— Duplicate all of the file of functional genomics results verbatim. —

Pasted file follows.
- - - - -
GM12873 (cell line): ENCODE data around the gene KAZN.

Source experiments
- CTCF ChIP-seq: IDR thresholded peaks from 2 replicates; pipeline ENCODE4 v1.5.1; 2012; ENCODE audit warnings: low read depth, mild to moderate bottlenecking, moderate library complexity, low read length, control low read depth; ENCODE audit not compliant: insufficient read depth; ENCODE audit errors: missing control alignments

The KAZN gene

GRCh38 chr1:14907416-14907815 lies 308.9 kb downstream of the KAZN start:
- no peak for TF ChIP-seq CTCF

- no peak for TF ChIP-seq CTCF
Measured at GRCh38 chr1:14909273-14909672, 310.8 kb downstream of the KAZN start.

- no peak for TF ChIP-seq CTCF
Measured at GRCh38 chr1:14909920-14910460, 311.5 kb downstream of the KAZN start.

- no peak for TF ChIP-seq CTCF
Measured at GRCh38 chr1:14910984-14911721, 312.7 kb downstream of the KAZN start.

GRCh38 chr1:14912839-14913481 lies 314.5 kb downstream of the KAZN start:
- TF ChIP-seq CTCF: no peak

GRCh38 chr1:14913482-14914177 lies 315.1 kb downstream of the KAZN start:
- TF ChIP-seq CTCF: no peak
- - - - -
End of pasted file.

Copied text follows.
GM12873 (cell line): ENCODE data around the gene KAZN.

Source experiments
- CTCF ChIP-seq: IDR thresholded peaks from 2 replicates; pipeline ENCODE4 v1.5.1; 2012; ENCODE audit warnings: low read depth, mild to moderate bottlenecking, moderate library complexity, low read length, control low read depth; ENCODE audit not compliant: insufficient read depth; ENCODE audit errors: missing control alignments

The KAZN gene

GRCh38 chr1:14907416-14907815 lies 308.9 kb downstream of the KAZN start:
- no peak for TF ChIP-seq CTCF

- no peak for TF ChIP-seq CTCF
Measured at GRCh38 chr1:14909273-14909672, 310.8 kb downstream of the KAZN start.

- no peak for TF ChIP-seq CTCF
Measured at GRCh38 chr1:14909920-14910460, 311.5 kb downstream of the KAZN start.

- no peak for TF ChIP-seq CTCF
Measured at GRCh38 chr1:14910984-14911721, 312.7 kb downstream of the KAZN start.

GRCh38 chr1:14912839-14913481 lies 314.5 kb downstream of the KAZN start:
- TF ChIP-seq CTCF: no peak

GRCh38 chr1:14913482-14914177 lies 315.1 kb downstream of the KAZN start:
- TF ChIP-seq CTCF: no peak